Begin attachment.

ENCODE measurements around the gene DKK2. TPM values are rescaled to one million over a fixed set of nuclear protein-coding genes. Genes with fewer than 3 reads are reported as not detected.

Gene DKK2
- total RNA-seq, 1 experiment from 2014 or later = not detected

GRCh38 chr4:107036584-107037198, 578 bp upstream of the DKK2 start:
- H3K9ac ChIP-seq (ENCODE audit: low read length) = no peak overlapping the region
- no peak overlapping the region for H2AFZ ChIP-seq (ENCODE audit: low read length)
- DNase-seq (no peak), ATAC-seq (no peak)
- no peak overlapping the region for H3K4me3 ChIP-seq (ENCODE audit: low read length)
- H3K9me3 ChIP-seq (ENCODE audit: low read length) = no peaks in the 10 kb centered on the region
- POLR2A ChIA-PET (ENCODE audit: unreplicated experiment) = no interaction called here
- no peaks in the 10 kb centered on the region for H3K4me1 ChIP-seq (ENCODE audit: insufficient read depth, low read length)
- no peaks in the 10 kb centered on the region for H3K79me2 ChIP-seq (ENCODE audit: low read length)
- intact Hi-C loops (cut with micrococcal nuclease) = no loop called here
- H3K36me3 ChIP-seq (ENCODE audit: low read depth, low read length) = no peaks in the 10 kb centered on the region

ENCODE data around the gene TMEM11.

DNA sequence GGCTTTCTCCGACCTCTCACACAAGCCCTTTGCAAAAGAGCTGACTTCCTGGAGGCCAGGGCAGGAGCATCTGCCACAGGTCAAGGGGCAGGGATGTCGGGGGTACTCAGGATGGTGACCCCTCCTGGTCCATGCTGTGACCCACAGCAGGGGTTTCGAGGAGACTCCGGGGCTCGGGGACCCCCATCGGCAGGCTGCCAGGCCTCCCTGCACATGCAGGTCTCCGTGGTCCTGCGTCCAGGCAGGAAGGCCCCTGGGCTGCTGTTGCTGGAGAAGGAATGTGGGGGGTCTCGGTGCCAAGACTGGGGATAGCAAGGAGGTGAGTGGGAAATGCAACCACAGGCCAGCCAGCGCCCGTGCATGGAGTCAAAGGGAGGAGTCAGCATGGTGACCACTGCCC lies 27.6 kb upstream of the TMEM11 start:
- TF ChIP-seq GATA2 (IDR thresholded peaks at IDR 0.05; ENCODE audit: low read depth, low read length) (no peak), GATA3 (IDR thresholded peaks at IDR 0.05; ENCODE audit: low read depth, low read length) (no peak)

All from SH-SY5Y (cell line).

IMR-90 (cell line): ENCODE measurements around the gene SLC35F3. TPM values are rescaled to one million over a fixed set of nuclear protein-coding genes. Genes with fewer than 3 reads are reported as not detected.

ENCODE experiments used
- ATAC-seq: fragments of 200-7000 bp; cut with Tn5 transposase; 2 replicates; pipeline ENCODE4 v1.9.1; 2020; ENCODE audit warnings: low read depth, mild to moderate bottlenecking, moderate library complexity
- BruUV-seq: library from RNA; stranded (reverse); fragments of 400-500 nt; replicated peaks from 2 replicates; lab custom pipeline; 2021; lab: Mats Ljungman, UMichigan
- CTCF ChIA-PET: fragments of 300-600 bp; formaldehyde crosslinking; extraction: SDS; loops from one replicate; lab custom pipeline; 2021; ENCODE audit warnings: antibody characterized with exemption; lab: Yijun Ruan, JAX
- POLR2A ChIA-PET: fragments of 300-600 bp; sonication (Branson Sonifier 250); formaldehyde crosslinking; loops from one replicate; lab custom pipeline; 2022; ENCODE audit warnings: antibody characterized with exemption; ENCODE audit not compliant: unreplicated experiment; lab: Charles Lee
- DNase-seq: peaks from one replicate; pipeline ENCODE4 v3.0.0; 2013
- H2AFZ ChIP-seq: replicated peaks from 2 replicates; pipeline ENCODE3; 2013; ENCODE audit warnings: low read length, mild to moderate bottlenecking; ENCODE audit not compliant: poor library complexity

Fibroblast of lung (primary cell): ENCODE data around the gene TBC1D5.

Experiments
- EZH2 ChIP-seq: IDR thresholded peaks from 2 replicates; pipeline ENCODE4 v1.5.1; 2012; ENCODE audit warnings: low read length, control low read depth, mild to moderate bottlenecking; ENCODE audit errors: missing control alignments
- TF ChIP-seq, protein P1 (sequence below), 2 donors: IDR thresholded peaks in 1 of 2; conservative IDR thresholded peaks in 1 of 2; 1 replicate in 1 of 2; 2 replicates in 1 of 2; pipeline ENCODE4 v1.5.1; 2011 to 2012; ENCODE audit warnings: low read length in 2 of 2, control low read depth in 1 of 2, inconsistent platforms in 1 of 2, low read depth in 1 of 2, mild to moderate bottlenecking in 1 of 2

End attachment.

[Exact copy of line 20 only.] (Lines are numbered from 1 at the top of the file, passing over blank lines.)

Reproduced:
ENCODE experiments used